What is a Highland Lynx Cat?
GENERAL BREED INFO
The Highland Lynx breed falls under the Desert Lynx breed group which is composed of Desert Lynx (large, straight ears), Highland Lynx (curled ears), Mohave Bobs (curly fur), and Alpine Lynx (white-only fur). Originating from two different breeds, Jungle Curl & Desert Lynx, Highland Lynx is a purebred exotic cat recognized under the Rare Exotic Feline Registry (REFR). Characterized by its' wild appearance, curled ears, polydactyl paws (more than five toes), and unique coloring, this breed is a fun-loving domesticated companion.
SIZE & BODY COMPOSITION
Highland Lynx' facial structure is distinguishable as a well-rounded, yet square appearance with prominent whisker pads. Looks are exotic and stoic with beautifully colored eyes from blues to greens and golds. They are medium in size with a body build that is longer, larger, and more muscular than regular house cats, are accompanied by longer hind legs enabling them to run faster and jump longer distances than typical domestic cats, too. Females are slightly larger than domestic house cats ranging from 8-15 lbs while males range from 12-20 lbs at maturity of three years.
Highland Lynx cats can have one extra digit on each paw (six toes in front, five toes in back), or they can have up to nine toes on their front and/or hind paws. The more toes a cat has, the more desirable. Be careful, they are quite the trouble makers with extra digits, as they learn to grab food, open cabinets, and are quite the climbers. Some cats are born with normal 'straight' feet. Cats that are born with straight feet or ears will not breed kittens with either trait.
COLORING & FUR PATTERNS
Highland Lynx display a wide variety of coloring including ebony, blue sorrel, fawn, chocolate, lilac, red, and cream which silvers, cameos, sepias, minks, and snows. Additionally, there are three coat patterns represented by this bread; tawny (ticked), leopard (spotted), clouded leopard (or marbled). Solid colored cats, as well as cats in classic and mackerel tabby, do sometimes occur. The breed has variations of both short hair and long hair. These cats are not hypoallergenic.
Last but not least, Highland Lynx embellish the look of the wild with their often natural short tails (NST) or bobtails. Tail lengths, too, can vary from a rumpy (1 vertibrae), NST (2-3 vertibrae or ~1 1/2 - 2"), Hock Length (~4") up to a normal length, long tail.
HEALTH & MAINTENANCE
While this breed is not subject to any major health problems, there are few considerations to keep in mind as you care for your Highland Lynx. Due to the curl of the ear and size being generally smaller than straight eared cats, they are prone to wax buildup and it is necessary to clean your cats ears about once a week with a vet approved product such as Mal Acetic. Visit our blog on How to Clean your Cat's Ears. Additionally, due to the hybrid cats' breed, vets must avoid KETAMINE anesthesia for surgery such as spay/neuter. This could be potentially FATAL or cause BLINDNESS.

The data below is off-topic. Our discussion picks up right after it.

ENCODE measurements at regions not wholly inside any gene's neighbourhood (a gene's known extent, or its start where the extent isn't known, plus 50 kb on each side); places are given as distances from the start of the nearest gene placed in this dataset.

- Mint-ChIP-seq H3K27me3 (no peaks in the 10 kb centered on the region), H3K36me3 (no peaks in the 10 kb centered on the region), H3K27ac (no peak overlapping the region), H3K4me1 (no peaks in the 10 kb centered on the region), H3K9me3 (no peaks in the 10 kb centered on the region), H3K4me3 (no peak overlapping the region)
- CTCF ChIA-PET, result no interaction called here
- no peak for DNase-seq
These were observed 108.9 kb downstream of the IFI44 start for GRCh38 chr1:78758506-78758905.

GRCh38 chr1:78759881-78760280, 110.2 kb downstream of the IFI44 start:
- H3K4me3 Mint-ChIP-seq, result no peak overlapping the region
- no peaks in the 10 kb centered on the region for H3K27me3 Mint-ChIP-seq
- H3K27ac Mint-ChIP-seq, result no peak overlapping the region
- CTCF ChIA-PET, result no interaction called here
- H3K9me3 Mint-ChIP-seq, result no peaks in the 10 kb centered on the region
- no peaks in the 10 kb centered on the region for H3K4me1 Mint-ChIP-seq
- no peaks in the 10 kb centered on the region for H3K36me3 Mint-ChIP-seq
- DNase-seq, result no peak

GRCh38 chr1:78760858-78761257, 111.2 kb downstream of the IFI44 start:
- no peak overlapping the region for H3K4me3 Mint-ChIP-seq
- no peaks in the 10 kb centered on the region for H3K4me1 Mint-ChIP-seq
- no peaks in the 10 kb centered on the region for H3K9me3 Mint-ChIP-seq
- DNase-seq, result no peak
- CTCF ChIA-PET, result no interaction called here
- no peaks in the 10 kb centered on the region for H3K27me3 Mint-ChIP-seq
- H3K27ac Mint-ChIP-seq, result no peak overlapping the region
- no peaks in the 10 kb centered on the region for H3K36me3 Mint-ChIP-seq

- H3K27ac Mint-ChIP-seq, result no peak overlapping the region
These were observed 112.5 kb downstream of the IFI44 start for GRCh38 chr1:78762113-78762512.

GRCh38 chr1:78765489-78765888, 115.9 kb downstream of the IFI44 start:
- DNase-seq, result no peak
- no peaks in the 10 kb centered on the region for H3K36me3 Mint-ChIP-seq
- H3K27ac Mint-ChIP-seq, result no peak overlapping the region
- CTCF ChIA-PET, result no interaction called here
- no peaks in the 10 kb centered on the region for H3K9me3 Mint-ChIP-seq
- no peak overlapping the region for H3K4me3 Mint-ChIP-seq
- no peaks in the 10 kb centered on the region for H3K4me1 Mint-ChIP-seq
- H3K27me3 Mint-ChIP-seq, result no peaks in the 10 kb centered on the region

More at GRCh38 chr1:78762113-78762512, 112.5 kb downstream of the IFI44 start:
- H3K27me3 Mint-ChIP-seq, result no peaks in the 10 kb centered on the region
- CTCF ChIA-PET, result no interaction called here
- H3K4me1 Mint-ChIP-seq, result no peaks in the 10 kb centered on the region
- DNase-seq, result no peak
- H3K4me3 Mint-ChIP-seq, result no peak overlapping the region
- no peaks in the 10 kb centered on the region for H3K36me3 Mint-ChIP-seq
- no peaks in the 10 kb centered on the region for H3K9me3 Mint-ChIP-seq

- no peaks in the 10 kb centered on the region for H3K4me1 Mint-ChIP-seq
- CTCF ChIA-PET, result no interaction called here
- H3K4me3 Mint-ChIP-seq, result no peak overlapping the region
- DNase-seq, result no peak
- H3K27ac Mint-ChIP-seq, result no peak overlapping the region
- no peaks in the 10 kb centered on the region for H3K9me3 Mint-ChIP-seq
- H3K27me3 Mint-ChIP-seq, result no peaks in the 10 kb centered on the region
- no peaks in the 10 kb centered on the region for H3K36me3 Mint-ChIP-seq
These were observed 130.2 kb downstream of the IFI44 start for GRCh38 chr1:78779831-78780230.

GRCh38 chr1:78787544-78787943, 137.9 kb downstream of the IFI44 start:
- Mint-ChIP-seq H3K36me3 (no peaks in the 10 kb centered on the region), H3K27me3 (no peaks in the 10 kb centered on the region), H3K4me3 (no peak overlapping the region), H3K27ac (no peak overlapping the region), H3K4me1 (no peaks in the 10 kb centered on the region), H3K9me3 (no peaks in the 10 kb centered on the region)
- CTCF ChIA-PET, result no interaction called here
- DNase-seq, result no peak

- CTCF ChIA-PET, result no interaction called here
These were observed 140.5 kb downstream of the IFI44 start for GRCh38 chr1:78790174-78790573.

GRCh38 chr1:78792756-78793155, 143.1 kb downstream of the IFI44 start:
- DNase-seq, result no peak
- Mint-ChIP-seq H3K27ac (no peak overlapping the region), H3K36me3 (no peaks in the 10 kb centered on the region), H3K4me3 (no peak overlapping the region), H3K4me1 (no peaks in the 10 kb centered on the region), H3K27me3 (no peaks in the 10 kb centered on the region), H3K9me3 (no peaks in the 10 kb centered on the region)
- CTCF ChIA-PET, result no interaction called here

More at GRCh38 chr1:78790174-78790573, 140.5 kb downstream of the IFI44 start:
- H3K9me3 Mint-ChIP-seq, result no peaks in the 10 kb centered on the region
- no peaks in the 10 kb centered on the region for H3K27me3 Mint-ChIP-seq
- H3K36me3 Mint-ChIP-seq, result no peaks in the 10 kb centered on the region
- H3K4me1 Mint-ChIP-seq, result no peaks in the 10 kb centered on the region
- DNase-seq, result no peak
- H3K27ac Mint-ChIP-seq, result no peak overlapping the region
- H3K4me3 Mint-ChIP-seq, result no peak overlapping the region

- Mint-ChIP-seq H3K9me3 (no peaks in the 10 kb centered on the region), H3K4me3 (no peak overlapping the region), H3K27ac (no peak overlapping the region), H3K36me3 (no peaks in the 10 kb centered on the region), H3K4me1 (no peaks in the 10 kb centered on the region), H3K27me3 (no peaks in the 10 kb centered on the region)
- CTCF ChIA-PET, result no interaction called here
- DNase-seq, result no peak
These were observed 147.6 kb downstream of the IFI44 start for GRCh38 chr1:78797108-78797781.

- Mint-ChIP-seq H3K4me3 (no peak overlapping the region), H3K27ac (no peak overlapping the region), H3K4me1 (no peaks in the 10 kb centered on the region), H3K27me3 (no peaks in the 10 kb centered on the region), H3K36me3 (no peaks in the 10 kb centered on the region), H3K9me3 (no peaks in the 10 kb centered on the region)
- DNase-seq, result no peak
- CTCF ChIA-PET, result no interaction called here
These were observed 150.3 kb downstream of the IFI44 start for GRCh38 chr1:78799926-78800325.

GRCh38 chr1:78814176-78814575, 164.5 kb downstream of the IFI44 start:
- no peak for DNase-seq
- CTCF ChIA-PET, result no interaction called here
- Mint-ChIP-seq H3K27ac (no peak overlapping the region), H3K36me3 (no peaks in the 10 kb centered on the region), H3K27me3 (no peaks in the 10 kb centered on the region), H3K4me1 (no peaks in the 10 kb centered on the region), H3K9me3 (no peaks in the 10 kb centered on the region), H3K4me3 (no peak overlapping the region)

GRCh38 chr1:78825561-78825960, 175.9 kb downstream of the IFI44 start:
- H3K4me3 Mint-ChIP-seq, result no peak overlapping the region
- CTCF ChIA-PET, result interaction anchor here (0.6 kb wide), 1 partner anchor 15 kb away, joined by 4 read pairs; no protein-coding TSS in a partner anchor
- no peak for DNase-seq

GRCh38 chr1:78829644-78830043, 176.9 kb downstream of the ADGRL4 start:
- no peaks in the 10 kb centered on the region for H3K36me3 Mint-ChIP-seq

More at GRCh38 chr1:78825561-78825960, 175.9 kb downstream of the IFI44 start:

TEMPERAMENT & PERSONALITY
If you're looking for a loving companion, a Highland Lynx is your cat! These cats are intelligent, responsive, playful, and lovable all at the same time. They are mischievous and caring, active, confident cats. Despite their wild appearance, they are domesticated cats creating a unique bond to all humans and creatures including other cats, dogs, and, well, even goats!
Highland Lynx ^ Highlander ^ Other Breeds
When doing research, you may get confused as to the difference between a Highland Lynx and a Highlander. The original breed was called the Highland Lynx; however, the breed itself was not recognized under The International Cat Association (TICA); therefore, was registered under REFR. In 2004, many worked together to publicize the Highland Lynx as a show cat through TICA and in order to qualify for registration under TICA, the name "Highlander", was born. Unlike Highland Lynx, Highlanders cannot have polydactyl paws to enter a show. The difference is simply that TICA enables the registration of Highlanders and does not recognize Highland Lynx as a breed whereas REFR does.
As mentioned before, Highland Lynx falls under the umbrella breed group of Desert Lynx. According to REFR, each breed shares the same body type and can be bred together. Each breed varies as follows; Desert Lynx (large, straight ears), Highland Lynx (curled ears), Mohave Bobs (curly fur), and Alpine Lynx (white-only fur). All other traits remain.
History of Highland Lynx
In 1993, East Coast breeder, Joe Childress, first introduced a hybrid bred cat, the Highland Lynx. Chosen for its' wild and exotic appeal, the cat breed is made up of a cross between a Desert Lynx, American Curl or Jungle Curl or what also may be known as a Hemingway Curl. The Desert Lynx brings the bobtail as well as polydactyl paws and the Jungle Curl brings the curled ears into the mix.
In 2004, breeders alike worked together to refine the breed as part of TICA in order to show these beautiful cats. TICA recognizes the breed but without the polydactyl paws and through TICA, these cats are registered as Highlander whereas REFR still recognizes Highland Lynx with the polydactyl paws.